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I agree, Mydesign, this bodes well for the future production of more efficient and powerful solar panels. There is a lot of other research in this area that also could provide similar results.

Mydesign
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Yield from panels
Mydesign   5/28/2013 5:30:41 AM
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Elizebeth, that's great news. As of now the yield from panels are less (production) and hence any improvement in technology may be helpful for a better production. I mean more power from the panels.

a.saji
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Re: Progress
a.saji   5/27/2013 11:15:16 AM
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I think we can expect a lot of things favorably from the solar systems in the future. This might help other industries to use them in some way where they can make maximum out of it.                             

g_ost
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Re: Progress
g_ost   5/27/2013 6:59:52 AM
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Pentacene, this compound, which is a purple powder, slowly degrades upon exposure to air and light. This is greath ideea to improve overall solar cells effciency but is just a research result. I hope it will find a way (somehow) to production or will trigger additional ideeas in this direction....

Elizabeth M
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Re: Progress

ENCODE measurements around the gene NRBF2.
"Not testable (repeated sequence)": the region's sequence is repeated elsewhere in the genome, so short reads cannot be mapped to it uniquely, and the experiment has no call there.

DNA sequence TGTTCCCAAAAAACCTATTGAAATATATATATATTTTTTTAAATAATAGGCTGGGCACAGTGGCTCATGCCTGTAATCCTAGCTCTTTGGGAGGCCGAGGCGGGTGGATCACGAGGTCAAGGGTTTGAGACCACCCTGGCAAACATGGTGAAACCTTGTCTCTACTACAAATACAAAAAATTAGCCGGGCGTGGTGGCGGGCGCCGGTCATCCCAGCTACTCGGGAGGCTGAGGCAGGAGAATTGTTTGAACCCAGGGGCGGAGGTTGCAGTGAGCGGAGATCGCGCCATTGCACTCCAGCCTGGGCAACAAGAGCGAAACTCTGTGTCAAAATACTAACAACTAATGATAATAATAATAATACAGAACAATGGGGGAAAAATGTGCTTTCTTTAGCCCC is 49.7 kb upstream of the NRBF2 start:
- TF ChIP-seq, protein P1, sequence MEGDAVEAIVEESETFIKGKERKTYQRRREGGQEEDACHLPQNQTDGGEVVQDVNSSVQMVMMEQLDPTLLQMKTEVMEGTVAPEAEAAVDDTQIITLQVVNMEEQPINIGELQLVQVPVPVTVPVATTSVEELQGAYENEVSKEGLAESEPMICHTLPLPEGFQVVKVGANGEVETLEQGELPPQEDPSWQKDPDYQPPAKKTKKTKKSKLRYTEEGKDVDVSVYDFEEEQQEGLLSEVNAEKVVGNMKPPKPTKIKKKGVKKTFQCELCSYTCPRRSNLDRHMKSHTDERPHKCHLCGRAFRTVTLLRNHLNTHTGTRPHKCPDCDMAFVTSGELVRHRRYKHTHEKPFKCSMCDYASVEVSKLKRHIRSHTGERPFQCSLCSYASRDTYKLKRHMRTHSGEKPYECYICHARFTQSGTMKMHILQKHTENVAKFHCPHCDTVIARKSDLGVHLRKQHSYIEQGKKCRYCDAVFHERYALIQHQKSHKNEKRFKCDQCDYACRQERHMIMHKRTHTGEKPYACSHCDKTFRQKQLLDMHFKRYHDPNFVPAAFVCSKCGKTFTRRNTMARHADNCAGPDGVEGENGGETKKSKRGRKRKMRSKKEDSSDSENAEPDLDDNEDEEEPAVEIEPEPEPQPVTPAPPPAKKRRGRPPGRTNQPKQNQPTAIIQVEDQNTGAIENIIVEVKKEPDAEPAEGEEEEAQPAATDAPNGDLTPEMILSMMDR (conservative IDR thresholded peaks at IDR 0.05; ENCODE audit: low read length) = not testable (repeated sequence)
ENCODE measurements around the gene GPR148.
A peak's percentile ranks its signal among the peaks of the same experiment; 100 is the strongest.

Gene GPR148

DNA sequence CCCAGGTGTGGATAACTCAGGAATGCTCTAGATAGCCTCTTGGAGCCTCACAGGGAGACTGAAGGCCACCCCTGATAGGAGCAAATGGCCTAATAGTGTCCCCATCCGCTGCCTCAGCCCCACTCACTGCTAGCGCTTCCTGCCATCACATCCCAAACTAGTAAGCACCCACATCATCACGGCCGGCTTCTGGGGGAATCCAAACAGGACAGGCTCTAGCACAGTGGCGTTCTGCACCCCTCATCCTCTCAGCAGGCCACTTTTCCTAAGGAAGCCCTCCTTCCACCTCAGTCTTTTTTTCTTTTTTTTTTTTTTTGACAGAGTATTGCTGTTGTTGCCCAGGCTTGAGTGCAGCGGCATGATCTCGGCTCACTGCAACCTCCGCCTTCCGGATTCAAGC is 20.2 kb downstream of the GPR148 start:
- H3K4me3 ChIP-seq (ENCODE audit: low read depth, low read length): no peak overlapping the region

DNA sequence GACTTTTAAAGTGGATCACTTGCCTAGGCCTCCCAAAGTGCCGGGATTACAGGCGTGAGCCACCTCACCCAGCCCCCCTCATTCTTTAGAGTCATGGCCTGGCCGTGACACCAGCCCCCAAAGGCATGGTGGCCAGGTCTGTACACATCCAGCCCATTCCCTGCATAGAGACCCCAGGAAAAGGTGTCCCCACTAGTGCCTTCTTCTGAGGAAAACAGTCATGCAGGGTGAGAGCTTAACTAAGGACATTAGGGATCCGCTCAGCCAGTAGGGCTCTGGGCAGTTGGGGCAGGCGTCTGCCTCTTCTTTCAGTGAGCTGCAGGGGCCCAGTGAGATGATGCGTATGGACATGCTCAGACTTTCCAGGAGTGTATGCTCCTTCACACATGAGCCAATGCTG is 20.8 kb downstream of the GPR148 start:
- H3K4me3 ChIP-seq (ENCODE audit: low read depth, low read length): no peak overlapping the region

Elizabeth M   5/27/2013 4:57:20 AM
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Agree, Lou, perhaps the headline should have been changed during editing before the story was posted. But I think the idea is this potentially could set a precedent for the future development of solar cells in a way that's very different from what's happening now, so in some ways I guess the case could be made for a "dramatic" improvement. Point taken, though.

JimT@Future-Product-Innovations
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Re: Progress
JimT@Future-Product-Innovations   5/26/2013 7:09:18 PM
While I'm no Physicist or Chemist, I'm having a hard time understanding 1.09 electrons per photon.

Putting that aside, it was 1983 when I wrote my Thesis for my Bachelor's degree on the topic of Photovoltaic cell manufacturing.  At the time, the exchange elements being used were Boron and Silicone, and the energy efficiency yield was generally accepted to be at about 10%.

So, today, 30 years later, its now 30%, and MIT considers this a breakthrough.  Seems like an average efficiency improvement of about 1% per year.  ( * sigh * )  It's a long, slow road, but I guess it's still progress.

far911
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This is one area of research....
far911   5/26/2013 5:20:14 PM
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This is one area of research that I believe is eventually going to pay off significantly in terms of conserving natural energy resources.The efficiency gains may not be huge for now, but it's a step in the right direction. Ultimately, it's bringing us closer to an eco-friendly environment.